The mitogenic activity of estrogen is well established, but an under-studied ovarian steroid hormone, progesterone, is emerging as a primary mitogen in the breast, contributing significantly to genetic programming required for mammary stem cell self-renewal, mammary gland development, proliferation, and hyperplasia . The effects of progesterone are triggered after binding of progesterone to its intracellular receptor, the progesterone receptor (PR). The PR exists in two primary isoforms, differing structurally by the inclusion of an N-terminal segment unique to the full-length isoform, PR-B  (Figure 1). This region, termed the B-upstream segment, is missing from the shorter isoform, PR-A . The two isoforms are encoded by the same gene (regulated by distinct but tandem upstream promoters) and are most often co-expressed . The PR is a member of the steroid hormone receptor subgroup of ligand-activated transcription factors within the large nuclear receptor superfamily, and is an important down-stream effector of estrogen-receptor (ER) signaling; in most circumstances, estrogen is required for robust PR expression. PR binding to DNA, either directly through progesterone response elements or indirectly through tethering interactions with other transcription factors, activates transcriptional profiles associated with mammary gland proliferation and breast cancer [5-9]. Additionally, PR binding interactions with transcriptional co-activators and repressors are critical to PR transcription factor function .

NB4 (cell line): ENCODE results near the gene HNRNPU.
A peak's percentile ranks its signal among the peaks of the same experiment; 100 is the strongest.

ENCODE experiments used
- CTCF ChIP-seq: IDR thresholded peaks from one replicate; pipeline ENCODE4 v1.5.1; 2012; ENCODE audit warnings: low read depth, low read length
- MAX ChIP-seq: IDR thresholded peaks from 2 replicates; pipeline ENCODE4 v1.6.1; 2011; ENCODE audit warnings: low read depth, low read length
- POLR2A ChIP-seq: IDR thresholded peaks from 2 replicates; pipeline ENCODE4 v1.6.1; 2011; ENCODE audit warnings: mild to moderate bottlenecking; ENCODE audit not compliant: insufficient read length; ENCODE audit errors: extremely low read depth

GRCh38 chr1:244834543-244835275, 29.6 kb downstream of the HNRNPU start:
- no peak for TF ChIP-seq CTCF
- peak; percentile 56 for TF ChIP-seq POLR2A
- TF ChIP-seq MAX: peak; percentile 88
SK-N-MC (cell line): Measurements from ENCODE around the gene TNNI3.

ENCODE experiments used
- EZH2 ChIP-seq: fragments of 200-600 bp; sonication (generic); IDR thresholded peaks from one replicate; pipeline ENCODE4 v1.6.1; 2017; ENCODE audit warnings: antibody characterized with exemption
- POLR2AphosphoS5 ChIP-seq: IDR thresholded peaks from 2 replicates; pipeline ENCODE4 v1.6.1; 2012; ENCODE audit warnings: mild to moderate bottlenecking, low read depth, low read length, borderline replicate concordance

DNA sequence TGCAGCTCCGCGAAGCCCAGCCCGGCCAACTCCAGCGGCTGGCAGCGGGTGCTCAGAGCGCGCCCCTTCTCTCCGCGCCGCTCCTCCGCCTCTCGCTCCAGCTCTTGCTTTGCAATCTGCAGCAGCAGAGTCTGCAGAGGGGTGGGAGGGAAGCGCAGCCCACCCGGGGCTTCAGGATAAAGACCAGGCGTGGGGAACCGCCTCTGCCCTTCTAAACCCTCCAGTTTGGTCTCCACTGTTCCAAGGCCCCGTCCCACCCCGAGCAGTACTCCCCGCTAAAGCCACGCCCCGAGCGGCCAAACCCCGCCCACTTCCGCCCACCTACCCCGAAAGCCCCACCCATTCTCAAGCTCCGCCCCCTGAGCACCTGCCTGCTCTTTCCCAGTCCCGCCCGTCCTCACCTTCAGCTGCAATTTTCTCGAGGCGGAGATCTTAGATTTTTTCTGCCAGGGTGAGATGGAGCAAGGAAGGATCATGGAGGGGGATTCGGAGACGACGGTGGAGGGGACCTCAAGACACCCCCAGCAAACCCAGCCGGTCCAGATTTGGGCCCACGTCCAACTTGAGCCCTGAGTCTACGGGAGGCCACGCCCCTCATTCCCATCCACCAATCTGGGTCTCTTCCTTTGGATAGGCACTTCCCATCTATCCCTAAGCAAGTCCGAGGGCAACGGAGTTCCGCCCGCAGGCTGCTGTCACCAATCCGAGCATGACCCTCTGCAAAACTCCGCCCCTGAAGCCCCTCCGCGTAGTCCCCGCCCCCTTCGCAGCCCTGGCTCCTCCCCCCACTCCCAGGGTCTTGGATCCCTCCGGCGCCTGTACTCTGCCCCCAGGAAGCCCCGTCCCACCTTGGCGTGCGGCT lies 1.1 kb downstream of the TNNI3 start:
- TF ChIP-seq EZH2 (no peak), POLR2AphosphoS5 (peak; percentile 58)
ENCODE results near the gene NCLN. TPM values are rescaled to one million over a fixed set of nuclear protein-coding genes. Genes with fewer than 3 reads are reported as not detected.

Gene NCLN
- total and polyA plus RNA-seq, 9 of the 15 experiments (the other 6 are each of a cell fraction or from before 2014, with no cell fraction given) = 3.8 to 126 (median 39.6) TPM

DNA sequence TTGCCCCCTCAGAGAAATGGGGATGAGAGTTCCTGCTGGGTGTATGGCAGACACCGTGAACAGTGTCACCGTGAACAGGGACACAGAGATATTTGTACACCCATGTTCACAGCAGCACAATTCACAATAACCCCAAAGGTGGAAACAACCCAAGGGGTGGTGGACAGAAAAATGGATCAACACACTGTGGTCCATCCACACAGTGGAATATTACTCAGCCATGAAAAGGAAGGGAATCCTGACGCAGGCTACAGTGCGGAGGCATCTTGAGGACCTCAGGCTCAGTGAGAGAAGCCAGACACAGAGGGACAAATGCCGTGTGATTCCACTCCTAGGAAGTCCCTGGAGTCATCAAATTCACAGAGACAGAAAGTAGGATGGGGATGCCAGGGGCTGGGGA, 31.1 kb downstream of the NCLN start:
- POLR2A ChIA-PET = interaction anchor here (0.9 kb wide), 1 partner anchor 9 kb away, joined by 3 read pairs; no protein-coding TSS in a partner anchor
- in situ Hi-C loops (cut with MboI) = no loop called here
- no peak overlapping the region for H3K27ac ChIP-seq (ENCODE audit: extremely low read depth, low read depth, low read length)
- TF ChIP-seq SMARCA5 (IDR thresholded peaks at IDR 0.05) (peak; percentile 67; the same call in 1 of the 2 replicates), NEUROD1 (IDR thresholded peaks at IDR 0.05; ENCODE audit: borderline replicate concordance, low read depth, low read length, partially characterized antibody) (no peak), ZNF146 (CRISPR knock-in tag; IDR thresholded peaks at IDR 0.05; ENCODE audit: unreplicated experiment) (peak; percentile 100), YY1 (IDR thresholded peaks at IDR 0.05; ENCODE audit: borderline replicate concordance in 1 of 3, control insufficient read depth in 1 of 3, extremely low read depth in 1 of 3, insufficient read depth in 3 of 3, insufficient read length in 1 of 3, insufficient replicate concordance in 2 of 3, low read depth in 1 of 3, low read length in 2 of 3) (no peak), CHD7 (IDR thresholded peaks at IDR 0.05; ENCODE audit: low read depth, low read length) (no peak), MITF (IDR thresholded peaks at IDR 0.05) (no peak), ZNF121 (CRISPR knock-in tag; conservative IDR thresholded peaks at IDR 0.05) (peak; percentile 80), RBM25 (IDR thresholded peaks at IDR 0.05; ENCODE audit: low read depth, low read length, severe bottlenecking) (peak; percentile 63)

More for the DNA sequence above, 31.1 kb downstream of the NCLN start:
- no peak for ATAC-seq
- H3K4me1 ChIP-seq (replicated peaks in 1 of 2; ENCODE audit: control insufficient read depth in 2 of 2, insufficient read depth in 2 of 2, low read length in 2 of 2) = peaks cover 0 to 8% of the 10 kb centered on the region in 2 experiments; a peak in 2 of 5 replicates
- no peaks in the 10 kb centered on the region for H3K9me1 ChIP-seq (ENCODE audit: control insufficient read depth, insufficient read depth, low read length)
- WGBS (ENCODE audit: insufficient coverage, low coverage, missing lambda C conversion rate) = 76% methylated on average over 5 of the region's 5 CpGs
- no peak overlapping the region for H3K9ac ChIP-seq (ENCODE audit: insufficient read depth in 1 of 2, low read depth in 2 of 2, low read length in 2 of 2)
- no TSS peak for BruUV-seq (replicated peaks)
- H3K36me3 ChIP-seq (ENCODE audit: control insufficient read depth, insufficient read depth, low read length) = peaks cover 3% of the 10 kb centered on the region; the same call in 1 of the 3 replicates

|Original language||English (US)|
|Title of host publication||Cancer Cell Signaling|
|Subtitle of host publication||Targeting Signaling Pathways Toward Therapeutic Approaches to Cancer|
|Publisher||Apple Academic Press|
|Number of pages||22|
|State||Published - Jan 1 2014|